The Environmental Protection Agency has a detailed process for dealing with new cybersecurity weaknesses: develop a plan to remediate with clear goals and milestones, then attack the problem. The only issue: Those plans aren’t being logged, managed or tracked, according to the agency inspector general.
The agency created an automated tool for logging vulnerabilities that will take time to remediate and track progress through official plans of action and milestones. According to an inspector general report released Tuesday, many of those plans were never entered into the system, meaning they were never tracked and, in some cases, the vulnerabilities were never patched.
Auditors from the Office of the Inspector General found disparate levels of participation from EPA offices. The IG interviewed employees who said their office either doesn’t have a formal process for using the system—despite it being an agencywide requirement—and others who developed independent methods of tracking patching progress.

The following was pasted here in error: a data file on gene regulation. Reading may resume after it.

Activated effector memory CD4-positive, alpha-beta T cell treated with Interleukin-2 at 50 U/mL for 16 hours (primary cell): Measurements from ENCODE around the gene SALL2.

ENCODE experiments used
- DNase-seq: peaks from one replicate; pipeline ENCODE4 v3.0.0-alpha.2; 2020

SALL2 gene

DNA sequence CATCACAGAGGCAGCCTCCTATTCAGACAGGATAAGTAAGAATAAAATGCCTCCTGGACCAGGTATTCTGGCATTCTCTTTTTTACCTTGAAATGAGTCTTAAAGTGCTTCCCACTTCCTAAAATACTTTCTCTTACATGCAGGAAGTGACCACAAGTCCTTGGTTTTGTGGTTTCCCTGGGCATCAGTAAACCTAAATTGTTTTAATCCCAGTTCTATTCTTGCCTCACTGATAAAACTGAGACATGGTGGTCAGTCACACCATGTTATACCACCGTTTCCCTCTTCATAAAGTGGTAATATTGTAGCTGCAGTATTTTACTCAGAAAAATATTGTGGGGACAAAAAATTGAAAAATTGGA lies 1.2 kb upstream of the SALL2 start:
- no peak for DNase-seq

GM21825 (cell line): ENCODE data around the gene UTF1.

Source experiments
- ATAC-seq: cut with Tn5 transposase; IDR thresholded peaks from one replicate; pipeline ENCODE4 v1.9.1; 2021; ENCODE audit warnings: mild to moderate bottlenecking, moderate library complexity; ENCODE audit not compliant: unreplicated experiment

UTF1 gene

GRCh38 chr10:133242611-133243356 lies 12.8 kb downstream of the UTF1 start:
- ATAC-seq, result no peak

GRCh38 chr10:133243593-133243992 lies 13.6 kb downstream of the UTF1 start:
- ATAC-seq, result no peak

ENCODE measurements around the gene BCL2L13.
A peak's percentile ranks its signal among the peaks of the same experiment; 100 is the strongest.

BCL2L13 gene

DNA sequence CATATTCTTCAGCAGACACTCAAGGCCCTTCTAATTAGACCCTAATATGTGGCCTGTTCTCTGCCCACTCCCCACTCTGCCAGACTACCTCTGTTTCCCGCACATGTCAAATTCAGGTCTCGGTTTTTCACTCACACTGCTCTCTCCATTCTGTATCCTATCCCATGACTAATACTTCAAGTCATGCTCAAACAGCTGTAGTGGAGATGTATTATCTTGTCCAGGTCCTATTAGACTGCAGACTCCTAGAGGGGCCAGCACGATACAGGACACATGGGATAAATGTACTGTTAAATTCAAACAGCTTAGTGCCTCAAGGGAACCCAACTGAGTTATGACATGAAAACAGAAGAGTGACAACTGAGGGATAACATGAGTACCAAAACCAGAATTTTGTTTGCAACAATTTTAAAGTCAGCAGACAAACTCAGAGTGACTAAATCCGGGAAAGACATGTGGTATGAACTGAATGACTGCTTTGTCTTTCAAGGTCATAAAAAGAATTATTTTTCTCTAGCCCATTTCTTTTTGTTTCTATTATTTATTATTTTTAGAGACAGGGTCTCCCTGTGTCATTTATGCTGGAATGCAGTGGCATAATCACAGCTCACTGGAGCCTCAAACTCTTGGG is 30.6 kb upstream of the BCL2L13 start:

“One information security person indicated that their office … [is] tracking and managing the reported weaknesses on a spreadsheet,” the report states. “The person indicated their office took this action to prevent external parties within the EPA from having oversight of their office’s remediation activities.”
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